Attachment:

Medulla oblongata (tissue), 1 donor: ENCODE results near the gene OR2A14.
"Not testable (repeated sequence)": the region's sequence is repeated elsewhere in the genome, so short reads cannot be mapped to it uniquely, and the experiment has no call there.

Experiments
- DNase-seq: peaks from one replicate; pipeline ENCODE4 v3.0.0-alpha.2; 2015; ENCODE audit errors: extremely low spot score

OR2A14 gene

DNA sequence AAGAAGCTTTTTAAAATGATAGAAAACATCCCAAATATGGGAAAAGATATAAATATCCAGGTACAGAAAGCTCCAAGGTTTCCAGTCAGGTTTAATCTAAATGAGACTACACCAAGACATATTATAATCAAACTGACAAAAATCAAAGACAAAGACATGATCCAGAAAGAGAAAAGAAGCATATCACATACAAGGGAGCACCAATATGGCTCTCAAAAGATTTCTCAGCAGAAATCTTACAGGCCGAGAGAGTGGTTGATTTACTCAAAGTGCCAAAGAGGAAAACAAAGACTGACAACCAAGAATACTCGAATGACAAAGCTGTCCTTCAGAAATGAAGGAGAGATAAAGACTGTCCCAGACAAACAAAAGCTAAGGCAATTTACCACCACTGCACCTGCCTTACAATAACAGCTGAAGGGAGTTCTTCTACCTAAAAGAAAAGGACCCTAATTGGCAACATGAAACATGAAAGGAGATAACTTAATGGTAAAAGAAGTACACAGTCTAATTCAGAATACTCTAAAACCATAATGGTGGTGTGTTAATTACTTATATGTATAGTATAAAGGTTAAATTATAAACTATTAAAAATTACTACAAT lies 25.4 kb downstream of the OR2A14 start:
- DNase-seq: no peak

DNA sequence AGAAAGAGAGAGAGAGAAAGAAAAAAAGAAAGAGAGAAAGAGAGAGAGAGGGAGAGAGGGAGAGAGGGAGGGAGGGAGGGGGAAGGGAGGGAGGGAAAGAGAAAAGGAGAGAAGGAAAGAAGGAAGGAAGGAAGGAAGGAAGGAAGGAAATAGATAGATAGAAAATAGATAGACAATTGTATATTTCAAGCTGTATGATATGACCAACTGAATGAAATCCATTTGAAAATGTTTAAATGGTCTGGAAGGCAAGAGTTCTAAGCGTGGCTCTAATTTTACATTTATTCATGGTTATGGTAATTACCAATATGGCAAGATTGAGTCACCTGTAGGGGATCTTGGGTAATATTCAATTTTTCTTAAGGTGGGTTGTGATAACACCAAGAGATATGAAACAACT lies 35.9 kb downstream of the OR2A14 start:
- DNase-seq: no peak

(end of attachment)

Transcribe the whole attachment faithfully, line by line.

Medulla oblongata (tissue), 1 donor: ENCODE results near the gene OR2A14.
"Not testable (repeated sequence)": the region's sequence is repeated elsewhere in the genome, so short reads cannot be mapped to it uniquely, and the experiment has no call there.

Experiments
- DNase-seq: peaks from one replicate; pipeline ENCODE4 v3.0.0-alpha.2; 2015; ENCODE audit errors: extremely low spot score

OR2A14 gene

DNA sequence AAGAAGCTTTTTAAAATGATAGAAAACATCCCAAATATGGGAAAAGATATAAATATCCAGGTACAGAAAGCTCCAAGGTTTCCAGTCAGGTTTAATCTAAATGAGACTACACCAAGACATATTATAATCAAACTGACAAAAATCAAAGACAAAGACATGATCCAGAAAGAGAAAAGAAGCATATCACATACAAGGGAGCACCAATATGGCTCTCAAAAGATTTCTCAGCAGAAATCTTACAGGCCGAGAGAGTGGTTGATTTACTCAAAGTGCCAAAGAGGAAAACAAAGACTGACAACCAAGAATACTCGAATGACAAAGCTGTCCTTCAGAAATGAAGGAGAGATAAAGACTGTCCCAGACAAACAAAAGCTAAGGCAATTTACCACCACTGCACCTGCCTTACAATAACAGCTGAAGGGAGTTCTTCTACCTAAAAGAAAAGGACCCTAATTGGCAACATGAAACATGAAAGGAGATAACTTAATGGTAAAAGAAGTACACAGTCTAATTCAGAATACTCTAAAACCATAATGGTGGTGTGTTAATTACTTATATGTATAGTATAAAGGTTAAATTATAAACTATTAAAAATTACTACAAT lies 25.4 kb downstream of the OR2A14 start:
- DNase-seq: no peak

DNA sequence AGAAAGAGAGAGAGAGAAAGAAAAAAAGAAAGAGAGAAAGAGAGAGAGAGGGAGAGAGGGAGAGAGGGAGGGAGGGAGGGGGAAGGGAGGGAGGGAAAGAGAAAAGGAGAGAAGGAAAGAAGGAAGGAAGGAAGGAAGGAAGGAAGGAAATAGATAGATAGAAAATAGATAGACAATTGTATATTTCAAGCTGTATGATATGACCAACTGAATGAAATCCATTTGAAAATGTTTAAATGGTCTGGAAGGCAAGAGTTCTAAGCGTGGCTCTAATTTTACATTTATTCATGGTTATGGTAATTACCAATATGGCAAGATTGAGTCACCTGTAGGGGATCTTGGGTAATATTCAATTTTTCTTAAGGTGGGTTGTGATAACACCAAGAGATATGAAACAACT lies 35.9 kb downstream of the OR2A14 start:
- DNase-seq: no peak